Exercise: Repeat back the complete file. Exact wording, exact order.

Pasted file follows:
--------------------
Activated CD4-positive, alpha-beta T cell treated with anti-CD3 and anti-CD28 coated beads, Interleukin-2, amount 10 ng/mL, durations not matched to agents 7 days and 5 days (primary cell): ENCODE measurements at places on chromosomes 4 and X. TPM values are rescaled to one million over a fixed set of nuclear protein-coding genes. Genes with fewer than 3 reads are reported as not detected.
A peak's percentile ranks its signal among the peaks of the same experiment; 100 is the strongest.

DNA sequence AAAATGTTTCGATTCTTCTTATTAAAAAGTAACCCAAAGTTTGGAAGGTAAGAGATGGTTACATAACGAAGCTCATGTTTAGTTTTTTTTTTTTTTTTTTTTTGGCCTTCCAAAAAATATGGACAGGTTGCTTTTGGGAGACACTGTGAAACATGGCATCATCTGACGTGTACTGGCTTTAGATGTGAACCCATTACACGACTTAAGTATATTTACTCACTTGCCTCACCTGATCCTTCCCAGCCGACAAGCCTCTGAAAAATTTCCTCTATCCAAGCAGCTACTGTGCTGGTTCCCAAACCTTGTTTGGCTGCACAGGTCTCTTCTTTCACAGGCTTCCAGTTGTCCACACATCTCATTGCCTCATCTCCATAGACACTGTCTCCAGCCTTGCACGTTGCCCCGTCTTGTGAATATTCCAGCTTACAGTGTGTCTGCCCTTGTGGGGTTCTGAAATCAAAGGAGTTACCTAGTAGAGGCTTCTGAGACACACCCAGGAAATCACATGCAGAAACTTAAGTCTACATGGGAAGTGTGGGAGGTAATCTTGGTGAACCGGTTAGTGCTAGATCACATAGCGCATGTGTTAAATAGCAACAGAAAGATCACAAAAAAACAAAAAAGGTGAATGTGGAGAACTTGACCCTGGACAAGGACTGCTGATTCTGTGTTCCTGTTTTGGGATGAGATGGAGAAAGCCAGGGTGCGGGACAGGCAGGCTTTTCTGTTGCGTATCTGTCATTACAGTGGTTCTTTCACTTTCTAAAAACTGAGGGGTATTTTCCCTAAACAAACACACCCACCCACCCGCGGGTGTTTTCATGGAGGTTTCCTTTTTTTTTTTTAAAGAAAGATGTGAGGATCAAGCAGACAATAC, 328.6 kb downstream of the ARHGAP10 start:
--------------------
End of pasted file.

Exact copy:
Activated CD4-positive, alpha-beta T cell treated with anti-CD3 and anti-CD28 coated beads, Interleukin-2, amount 10 ng/mL, durations not matched to agents 7 days and 5 days (primary cell): ENCODE measurements at places on chromosomes 4 and X. TPM values are rescaled to one million over a fixed set of nuclear protein-coding genes. Genes with fewer than 3 reads are reported as not detected.
A peak's percentile ranks its signal among the peaks of the same experiment; 100 is the strongest.

DNA sequence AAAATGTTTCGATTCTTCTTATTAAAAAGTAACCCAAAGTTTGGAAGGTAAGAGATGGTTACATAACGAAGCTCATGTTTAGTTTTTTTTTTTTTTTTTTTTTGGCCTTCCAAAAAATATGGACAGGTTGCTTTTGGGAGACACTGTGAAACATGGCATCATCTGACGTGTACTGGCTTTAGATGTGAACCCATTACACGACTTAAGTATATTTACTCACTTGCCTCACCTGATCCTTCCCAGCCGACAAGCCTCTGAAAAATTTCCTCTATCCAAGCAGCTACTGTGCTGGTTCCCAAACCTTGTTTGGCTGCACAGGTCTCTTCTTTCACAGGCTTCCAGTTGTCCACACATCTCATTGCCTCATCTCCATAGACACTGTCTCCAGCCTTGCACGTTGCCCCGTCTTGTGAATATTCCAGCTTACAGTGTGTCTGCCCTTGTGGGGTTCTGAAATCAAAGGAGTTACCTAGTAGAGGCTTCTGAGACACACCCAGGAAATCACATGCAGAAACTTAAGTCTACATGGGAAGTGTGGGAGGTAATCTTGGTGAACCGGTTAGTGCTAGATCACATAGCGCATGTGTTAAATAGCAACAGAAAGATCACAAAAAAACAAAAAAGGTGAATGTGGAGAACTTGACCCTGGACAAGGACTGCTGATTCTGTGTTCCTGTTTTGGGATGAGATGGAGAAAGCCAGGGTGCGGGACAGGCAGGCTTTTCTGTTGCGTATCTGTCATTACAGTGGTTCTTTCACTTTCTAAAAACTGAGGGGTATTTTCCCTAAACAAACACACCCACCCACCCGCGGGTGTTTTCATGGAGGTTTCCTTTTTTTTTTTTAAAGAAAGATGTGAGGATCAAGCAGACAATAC, 328.6 kb downstream of the ARHGAP10 start: